The tidal wave of information continued as G and I stepped off the golf cart and onto the driving range. After another five minutes of one-sided chatter, G put a club in my hand and showed me how to hold it. She then demonstrated a beginner’s swing for me, and I spent a good 30 minutes practicing how to hit the ball. As G demonstrated each drive she made, she talked me through what she was doing: how she was aligning her feet to be a certain distance from the ball, how she was assessing the direction and arch she wanted the ball to achieve and adjusting the angle of her club accordingly, how adjusting the rotation of the club in her hand yielded different results… As I heard and watched G hit drive after drive, I realized that golf was like pool: a game strongly based in geometry and physics. Which means that I actually could learn to be very good at it – if I wanted to. But I’m not exactly sure that I want to…. After G made several beautiful drives, she had me step up to the tee, and I began my series of attempts. As I hacked at the ball time and again (establishing contact about 90% of the time), G had a million ways of explaining the motion she wanted me to take. She described actions like tossing a bucket of water, throwing a ball to a child, moving like a metronome…and she articulated every analogy in her repertoire, likely hoping that one might stick. So I’d hit the ball, then G would tell me how to think about the swinging movement she wanted me to take. I’d nod, and do my best to emulate that action on the next swing – and G would tell me a different way to think about the movement. I’d try again, G would share a different image, and I’d nod and try again… After a while of making little progress, G tried to be more specific, and told me all of the things I should adjust: bend my right knee keep my shoulders square don’t move my head do move my arms relax my shoulders keep my arms straight pivot in the spine but not in the hips keep my arms closer to my body look at the ball after I’ve hit it connect and follow through… Oy. God love her, G was trying to be super-helpful to me; and after each poor shot I made, she gave me upbeat encouragement in addition to instruction. Her motives were only good. But still. An encyclopedia of golf-related information thrown at me for 30 minutes, with zero down time to process it all? Oy.
A few times during this portion of the lesson I felt frustration starting to surface – to which I quickly employed some internal self-talk that went like this: “Stef, just calm your Type-A ass down. Seriously girlfriend, just chill the f*** out. It’s a game, for God’s sake. Sheesh!” After chiding myself good-naturedly, I’d smile (and a few times I almost laughed out loud) – then walk back up to the ball with a renewed sense of lightness and levity. Stef, seriously, it’s just a game. For reals. 🙂
Forty-five minutes into the lesson, G videotaped my swing, and we then sat in a tiny office next to the driving range to watch it. After viewing the 20-second clip, G pulled a book from the desk: “How I Play Golf” by Tiger Williams. She flipped to a full page spread showing Tiger at various moments of completing a swing, and compared my form to his. I looked at G, smiled, and in a light tone said, “Yeah, that’s fair!”, then laughed. G smiled. I could clearly see the differences between Tiger’s form and my own – but getting my body to do what my eyes saw was an entirely different matter.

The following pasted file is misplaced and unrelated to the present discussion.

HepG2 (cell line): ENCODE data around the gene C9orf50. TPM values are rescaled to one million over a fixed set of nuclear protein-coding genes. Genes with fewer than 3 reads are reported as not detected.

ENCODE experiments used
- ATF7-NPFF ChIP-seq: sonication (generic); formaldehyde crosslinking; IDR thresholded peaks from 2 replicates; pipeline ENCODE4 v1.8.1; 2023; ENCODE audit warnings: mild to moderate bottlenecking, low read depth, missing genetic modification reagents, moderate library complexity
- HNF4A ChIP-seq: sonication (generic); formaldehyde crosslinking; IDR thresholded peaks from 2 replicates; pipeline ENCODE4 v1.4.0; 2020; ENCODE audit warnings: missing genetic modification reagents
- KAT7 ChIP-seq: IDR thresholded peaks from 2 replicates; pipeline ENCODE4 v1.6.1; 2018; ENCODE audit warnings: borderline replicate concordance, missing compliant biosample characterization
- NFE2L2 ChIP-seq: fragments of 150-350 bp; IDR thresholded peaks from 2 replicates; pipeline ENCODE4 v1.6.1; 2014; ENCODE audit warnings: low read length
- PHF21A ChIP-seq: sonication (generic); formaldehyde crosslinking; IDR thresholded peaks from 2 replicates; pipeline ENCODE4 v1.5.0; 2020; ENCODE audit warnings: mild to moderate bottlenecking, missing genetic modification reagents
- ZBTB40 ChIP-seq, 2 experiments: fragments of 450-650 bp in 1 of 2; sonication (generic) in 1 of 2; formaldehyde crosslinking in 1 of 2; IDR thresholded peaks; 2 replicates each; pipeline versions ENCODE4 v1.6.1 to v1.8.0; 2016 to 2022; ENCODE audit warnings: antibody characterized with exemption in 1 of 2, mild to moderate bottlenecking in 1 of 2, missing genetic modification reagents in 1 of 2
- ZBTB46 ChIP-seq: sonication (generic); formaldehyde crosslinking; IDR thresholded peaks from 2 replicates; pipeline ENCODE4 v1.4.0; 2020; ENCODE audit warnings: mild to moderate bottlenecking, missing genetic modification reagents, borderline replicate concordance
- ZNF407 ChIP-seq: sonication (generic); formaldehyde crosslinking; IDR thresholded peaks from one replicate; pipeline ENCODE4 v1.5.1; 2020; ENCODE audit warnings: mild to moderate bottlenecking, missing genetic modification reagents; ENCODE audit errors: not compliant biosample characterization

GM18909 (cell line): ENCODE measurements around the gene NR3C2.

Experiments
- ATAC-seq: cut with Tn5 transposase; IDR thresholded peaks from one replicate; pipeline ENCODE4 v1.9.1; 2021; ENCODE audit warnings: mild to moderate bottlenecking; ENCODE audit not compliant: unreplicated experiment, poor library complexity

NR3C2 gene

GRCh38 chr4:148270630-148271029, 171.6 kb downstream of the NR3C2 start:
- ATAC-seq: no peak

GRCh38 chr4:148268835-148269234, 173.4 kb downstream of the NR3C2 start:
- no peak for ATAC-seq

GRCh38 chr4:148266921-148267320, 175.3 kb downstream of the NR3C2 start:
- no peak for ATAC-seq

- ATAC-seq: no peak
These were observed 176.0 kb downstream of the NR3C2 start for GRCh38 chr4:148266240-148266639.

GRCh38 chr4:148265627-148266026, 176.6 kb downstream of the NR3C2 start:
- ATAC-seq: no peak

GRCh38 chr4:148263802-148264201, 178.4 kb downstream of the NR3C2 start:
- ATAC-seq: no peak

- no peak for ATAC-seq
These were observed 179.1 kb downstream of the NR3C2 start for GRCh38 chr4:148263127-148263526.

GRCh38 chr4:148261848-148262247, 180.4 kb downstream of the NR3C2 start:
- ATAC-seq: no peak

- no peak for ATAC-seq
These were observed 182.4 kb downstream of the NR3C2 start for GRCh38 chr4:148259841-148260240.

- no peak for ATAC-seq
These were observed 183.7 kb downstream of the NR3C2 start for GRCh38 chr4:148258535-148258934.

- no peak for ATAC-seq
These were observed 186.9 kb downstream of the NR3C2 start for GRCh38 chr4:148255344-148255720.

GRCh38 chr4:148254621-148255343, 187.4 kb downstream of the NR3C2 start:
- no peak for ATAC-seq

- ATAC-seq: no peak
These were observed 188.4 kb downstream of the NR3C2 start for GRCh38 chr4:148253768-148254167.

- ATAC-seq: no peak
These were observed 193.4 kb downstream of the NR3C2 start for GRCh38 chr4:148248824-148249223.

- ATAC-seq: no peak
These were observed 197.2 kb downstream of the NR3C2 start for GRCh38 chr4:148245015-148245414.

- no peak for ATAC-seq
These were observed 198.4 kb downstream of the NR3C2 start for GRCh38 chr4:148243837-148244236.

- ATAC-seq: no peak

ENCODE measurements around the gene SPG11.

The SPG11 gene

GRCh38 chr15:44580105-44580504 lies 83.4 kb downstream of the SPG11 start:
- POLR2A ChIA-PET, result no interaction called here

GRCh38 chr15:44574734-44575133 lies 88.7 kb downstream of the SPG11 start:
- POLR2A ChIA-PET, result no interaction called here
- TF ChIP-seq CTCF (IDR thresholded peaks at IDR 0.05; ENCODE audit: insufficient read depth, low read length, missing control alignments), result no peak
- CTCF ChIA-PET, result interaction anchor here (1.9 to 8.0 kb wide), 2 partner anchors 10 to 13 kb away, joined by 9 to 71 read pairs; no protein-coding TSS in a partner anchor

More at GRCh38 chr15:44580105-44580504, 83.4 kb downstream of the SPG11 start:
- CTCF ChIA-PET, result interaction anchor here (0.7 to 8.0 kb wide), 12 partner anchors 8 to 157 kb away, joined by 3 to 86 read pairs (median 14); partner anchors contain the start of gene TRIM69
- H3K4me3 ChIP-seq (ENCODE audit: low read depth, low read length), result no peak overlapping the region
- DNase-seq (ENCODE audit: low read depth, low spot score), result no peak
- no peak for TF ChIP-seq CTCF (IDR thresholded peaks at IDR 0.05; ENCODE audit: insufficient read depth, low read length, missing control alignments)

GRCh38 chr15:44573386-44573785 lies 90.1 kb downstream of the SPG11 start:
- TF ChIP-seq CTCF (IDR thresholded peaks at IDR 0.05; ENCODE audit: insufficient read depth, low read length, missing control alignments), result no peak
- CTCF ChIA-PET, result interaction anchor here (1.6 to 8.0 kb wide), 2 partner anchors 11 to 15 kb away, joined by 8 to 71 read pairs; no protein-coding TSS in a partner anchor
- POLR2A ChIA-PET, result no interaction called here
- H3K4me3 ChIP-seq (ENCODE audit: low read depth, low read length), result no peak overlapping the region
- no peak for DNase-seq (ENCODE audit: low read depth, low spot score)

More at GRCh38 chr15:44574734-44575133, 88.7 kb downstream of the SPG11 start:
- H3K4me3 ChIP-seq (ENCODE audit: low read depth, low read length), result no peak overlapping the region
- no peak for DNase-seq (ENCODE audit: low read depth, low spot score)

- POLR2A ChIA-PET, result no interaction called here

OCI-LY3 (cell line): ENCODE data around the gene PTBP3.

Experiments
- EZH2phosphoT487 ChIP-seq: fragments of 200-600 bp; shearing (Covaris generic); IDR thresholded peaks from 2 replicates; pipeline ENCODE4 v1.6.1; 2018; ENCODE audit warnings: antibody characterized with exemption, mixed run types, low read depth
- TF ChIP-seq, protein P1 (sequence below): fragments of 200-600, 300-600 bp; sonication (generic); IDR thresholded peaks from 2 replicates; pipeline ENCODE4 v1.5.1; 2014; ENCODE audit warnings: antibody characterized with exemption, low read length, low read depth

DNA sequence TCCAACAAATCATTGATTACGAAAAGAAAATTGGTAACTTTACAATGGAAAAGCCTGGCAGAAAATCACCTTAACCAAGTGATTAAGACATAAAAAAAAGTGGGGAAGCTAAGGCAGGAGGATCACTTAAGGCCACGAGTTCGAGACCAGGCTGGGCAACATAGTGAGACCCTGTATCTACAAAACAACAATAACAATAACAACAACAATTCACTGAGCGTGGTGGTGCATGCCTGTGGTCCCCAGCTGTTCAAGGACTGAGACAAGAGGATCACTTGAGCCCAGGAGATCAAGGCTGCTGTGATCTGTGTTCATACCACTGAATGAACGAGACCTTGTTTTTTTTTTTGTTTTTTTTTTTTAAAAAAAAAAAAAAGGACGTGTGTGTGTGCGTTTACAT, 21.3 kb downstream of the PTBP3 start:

With ten minutes remaining in the lesson, G took me to the putting practice area of the golf course, and I attempted to hit a small bucket of balls into the hole. This experience was very reminiscent of putt-putt – only minus the windmills and clown mouths. G gave me pointers on how to grip the club, how to stand, and how best to align my body to the ball and hole. After multiple near-misses, I finally knocked a ball into the hole – at which point G stated that our time together had reached an end. I appreciate that she made sure we ended our lesson on a positive note. 🙂
Even though G gave me way too much information for my very first lesson (I can’t possibly recall even 25% of what she told me, much less actually retain that amount of knowledge), she was incredibly patient in her instruction, and wildly generous in her encouragement and praise. She did everything in her power to make sure my first lesson was both informative and enjoyable – and I appreciate her tremendously for that.
As G and I walked back to the club house, she shared one final piece of information that I did retain; in fact, I think it’s probably the most important and smartest piece of content from our time together. She explained, “Now you have a start on some basic golf technique: how to hold the clubs, how to stand, how to drive, how to putt. But when you go out to play, you should know that etiquette is just as important as skill. As you arrive at each hole, let golfers who are playing faster move ahead of you. Don’t drive a cart onto the green. Be respectful of the people and the course, and that will make you very successful – no matter what score you have at the 9th or 18th hole.” Absolutely. And I assert that this advice applies well beyond golf: if a person lives in a way that respects other beings and environments, he/she will be wildly successful in life – no matter what the end results of money, fame, or other common ‘score keeping’ mechanisms might say. Wisdom can be found everywhere, if only we are willing to stay open and recognize it…
I doubt I’ll ever play golf again, but having a lesson with a real professional was a cool experience to have. And, should I ever have to knock around a small white ball on a summer afternoon, at least I’ll have a tiny inkling of how to enjoy myself during the game. But given a choice, I’d prefer to spend my time in the yoga studio than on the golf course. 🙂